And now: over to you. What casual dining place in Reykjavík would you recommend?

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  • Stephen Cowdery July 21, 2010, 1:51 pm

    +2 on Hornið and Vegamót. Both are lively, fun places to be in (ambiance counts!) I had Monkfish at Vegamót that was to die for (and proper pressed coffee as well) and was pleasantly surprised at the price. The restaurant at the Nordic house has pleasant food with a different sort of ambiance (peaceful) worth the trek across the heath.

  • alda July 21, 2010, 1:57 pm

    Stephen — isn’t the place in the Nordic House kind of expensive? I don’t know much about it, but that’s the impression I got.

  • Stephen Cowdery July 21, 2010, 2:49 pm

    It is definitely pushing the high side, but not haute cusine…

  • Michael Lewis July 21, 2010, 3:46 pm

    I had a meal at a place called Shalimar, yesterday in fact, just back from my fishing trip, so definitely not dressed up – it is slightly more Cafe than restaurant. However, the food was very good. Naan bread – I had the Peshwari naan with my meal – was excellent. Good place if you like Indian food. The decor is very low-key – its not somewhere you’d take anyone to show them a good time, but the food itself is great. They also do Tiger beer, which is perfect to go with a curry ..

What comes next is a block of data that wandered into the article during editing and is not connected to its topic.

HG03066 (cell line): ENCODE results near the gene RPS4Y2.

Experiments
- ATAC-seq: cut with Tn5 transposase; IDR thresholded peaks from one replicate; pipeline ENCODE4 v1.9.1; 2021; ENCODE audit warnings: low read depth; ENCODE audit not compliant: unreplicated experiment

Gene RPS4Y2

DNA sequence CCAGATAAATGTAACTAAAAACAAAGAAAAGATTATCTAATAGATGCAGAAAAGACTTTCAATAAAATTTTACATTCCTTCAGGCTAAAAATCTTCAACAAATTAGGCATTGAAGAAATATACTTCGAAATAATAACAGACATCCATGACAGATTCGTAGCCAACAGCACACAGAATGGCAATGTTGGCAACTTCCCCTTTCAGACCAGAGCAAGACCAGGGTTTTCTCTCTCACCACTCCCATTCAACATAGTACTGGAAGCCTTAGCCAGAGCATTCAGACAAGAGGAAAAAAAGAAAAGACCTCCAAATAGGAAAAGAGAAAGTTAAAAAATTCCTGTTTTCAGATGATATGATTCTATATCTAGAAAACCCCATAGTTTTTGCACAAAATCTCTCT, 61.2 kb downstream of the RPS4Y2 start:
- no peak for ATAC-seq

• Daniel Harðarson July 21, 2010, 6:32 pm

    where is the second saffran outlet? i only know the one in Glaesibaer

  • Nik Whitehead July 21, 2010, 8:49 pm

    Eldhus-Kitchen opposite Bonus on Laugavegur. Nepalese, rather than Indian cuisine, which gives the normal curries an interesting twist.

  • alda July 21, 2010, 8:49 pm

    Daniel – it’s in Kópavogur. Dalvegi 4.

  • Amy Clifton July 21, 2010, 8:52 pm

    I like the Thai place that used to be on Vitastígur, and was called Noodle House. Now it is upstairs from the Bónus on Laugavegur and I think it may have changed names. Anyway, it is very good and the price is right. My absolute favorite casual place is Á Næstu Grösum on Klapparstígur. Over the years it has changed hands (starting as One Woman Restaurant more than 10 years ago), but it has always been consistently good vegetarian food in a relaxing atmosphere and at a reasonable price.

  • Karen * July 21, 2010, 8:56 pm

    Tapas Barinn. I love tapas – so many different taste sensations in a single meal. And sangria! How can you go wrong with sangria?

    Icelandic Fish and Chips – great food! A normally grease infested meal in most other countries – fish and chips here are healthy, tasty and uniquely Icelandic. Try the skyronaise.